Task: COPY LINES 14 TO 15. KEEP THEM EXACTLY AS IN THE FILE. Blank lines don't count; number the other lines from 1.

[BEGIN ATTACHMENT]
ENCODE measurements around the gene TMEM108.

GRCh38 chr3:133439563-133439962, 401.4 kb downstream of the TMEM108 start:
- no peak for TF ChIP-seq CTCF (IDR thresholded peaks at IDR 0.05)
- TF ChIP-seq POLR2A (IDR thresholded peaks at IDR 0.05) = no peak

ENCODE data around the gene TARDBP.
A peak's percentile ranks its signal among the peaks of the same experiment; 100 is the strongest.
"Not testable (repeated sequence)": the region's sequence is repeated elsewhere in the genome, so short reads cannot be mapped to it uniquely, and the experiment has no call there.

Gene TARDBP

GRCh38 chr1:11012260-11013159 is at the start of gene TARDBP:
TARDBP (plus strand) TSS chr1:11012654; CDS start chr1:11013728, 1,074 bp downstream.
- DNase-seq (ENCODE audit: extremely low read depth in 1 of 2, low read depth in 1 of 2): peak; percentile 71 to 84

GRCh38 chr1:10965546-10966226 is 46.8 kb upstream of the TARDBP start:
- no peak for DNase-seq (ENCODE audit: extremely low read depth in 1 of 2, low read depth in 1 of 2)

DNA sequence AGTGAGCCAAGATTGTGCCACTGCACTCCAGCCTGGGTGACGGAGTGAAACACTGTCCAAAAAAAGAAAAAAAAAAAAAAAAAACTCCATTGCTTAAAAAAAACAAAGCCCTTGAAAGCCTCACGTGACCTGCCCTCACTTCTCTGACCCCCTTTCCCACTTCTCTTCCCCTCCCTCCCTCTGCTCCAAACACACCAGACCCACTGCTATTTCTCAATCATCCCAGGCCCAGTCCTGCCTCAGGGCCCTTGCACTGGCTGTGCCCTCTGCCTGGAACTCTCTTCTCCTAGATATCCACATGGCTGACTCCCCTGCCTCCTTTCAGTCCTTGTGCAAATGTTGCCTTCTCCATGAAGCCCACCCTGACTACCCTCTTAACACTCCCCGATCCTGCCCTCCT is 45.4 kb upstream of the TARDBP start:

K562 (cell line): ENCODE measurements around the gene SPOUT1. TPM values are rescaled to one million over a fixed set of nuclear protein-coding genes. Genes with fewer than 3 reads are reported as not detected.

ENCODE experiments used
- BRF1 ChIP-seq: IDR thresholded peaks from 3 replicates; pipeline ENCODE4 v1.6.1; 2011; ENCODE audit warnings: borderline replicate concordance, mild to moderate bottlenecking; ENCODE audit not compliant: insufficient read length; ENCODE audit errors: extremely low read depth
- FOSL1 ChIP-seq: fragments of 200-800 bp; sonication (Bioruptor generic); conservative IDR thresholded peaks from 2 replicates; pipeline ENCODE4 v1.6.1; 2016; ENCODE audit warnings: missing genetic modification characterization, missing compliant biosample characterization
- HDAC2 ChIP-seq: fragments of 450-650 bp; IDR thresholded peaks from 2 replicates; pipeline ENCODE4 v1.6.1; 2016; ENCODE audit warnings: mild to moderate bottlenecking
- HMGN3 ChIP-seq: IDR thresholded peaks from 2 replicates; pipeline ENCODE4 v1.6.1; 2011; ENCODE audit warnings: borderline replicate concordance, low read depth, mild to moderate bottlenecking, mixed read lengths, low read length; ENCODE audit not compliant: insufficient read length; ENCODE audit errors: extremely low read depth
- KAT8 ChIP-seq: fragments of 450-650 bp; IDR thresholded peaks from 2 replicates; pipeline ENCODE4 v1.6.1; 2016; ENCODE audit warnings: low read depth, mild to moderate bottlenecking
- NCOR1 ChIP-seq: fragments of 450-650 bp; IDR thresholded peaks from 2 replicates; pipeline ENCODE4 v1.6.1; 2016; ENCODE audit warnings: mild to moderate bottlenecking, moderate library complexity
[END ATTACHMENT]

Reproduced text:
DNA sequence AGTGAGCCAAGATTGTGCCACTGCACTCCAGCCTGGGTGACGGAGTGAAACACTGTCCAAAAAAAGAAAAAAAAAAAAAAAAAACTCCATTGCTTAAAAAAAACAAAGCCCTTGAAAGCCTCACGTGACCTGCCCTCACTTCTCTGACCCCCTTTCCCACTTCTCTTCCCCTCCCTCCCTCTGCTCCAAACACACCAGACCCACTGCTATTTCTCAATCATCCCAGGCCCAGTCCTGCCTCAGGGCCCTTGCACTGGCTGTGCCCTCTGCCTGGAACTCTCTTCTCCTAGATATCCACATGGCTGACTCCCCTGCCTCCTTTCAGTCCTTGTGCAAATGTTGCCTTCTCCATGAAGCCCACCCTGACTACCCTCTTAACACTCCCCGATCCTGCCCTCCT is 45.4 kb upstream of the TARDBP start:

K562 (cell line): ENCODE measurements around the gene SPOUT1. TPM values are rescaled to one million over a fixed set of nuclear protein-coding genes. Genes with fewer than 3 reads are reported as not detected.